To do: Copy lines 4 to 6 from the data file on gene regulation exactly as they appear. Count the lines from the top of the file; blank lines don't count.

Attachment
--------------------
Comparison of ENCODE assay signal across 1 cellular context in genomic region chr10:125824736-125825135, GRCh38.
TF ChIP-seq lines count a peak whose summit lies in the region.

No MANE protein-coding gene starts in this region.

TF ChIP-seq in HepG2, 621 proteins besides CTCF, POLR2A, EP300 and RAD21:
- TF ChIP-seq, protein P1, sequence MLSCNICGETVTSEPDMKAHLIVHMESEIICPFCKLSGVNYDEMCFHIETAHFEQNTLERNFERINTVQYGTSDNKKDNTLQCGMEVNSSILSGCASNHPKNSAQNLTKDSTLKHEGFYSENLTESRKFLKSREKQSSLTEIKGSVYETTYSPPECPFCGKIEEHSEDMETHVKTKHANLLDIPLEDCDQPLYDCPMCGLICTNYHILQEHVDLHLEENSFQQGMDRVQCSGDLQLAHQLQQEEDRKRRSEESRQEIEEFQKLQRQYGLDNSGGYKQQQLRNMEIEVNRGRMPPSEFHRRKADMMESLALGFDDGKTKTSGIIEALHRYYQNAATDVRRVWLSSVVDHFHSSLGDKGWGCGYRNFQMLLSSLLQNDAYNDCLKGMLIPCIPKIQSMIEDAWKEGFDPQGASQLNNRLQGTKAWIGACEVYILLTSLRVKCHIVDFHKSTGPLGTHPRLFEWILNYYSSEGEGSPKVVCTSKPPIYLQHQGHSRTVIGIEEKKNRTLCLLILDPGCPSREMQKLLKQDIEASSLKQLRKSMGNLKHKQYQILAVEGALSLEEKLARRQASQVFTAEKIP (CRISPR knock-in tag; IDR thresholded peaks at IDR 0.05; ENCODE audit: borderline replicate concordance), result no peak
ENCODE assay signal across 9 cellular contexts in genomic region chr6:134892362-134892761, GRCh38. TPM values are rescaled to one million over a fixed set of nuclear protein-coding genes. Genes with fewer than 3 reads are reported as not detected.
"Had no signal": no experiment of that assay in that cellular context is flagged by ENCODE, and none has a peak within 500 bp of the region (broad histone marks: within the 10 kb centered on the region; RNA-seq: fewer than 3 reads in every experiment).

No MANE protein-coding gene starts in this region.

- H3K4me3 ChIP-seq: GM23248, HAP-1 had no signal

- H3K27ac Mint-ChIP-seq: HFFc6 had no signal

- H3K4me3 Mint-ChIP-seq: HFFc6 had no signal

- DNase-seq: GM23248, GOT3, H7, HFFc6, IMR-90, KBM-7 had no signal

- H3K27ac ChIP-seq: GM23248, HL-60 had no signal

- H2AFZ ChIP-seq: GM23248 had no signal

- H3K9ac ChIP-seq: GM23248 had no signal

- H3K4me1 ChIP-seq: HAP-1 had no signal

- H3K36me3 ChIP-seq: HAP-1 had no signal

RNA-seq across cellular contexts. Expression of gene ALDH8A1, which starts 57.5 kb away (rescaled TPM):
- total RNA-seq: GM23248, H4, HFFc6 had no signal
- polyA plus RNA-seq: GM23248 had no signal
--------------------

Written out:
TF ChIP-seq in HepG2, 621 proteins besides CTCF, POLR2A, EP300 and RAD21:
- TF ChIP-seq, protein P1, sequence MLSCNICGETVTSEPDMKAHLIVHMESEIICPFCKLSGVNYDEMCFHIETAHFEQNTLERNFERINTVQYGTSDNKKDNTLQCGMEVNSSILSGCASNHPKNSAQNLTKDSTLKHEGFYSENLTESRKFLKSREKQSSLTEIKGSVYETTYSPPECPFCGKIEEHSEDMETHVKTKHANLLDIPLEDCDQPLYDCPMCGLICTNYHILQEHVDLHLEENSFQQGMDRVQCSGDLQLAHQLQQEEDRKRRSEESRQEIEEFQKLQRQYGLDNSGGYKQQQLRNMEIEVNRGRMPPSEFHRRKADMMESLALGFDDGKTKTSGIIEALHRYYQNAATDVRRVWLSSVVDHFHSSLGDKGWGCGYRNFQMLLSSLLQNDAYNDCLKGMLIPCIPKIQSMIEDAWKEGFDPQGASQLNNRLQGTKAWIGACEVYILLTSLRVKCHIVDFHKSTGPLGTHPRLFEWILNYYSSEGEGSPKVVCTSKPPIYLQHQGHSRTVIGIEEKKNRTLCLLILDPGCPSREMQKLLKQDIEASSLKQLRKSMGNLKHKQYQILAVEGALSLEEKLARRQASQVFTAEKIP (CRISPR knock-in tag; IDR thresholded peaks at IDR 0.05; ENCODE audit: borderline replicate concordance), result no peak
ENCODE assay signal across 9 cellular contexts in genomic region chr6:134892362-134892761, GRCh38. TPM values are rescaled to one million over a fixed set of nuclear protein-coding genes. Genes with fewer than 3 reads are reported as not detected.